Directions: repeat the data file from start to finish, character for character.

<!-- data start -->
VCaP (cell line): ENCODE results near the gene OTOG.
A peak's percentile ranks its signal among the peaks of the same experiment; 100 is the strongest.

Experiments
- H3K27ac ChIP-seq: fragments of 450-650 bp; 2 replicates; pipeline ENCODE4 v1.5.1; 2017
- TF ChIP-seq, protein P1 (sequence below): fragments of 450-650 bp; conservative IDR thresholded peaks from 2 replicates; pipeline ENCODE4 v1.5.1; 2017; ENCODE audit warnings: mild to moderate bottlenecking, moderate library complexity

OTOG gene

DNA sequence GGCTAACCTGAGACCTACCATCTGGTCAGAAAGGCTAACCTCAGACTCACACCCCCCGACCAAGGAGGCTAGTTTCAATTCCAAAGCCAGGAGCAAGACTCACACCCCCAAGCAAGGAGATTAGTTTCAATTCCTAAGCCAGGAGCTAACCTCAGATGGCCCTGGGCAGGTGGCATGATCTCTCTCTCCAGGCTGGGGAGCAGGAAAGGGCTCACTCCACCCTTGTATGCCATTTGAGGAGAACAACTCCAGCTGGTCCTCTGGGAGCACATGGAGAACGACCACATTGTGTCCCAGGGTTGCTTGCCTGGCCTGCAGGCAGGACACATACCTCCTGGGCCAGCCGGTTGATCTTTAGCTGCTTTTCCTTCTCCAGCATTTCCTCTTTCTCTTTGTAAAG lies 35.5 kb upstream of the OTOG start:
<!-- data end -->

VCaP (cell line): ENCODE results near the gene OTOG.
A peak's percentile ranks its signal among the peaks of the same experiment; 100 is the strongest.

Experiments
- H3K27ac ChIP-seq: fragments of 450-650 bp; 2 replicates; pipeline ENCODE4 v1.5.1; 2017
- TF ChIP-seq, protein P1 (sequence below): fragments of 450-650 bp; conservative IDR thresholded peaks from 2 replicates; pipeline ENCODE4 v1.5.1; 2017; ENCODE audit warnings: mild to moderate bottlenecking, moderate library complexity

OTOG gene

DNA sequence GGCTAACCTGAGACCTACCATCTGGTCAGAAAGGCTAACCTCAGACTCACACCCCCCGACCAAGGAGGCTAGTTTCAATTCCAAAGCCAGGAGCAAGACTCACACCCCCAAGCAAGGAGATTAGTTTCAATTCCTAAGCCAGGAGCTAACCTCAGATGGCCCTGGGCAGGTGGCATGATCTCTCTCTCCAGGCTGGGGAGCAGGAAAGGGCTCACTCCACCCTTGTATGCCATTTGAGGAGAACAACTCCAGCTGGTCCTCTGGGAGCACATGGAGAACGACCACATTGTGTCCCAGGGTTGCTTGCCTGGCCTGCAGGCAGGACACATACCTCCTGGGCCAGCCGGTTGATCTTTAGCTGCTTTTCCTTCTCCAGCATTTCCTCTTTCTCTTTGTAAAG lies 35.5 kb upstream of the OTOG start: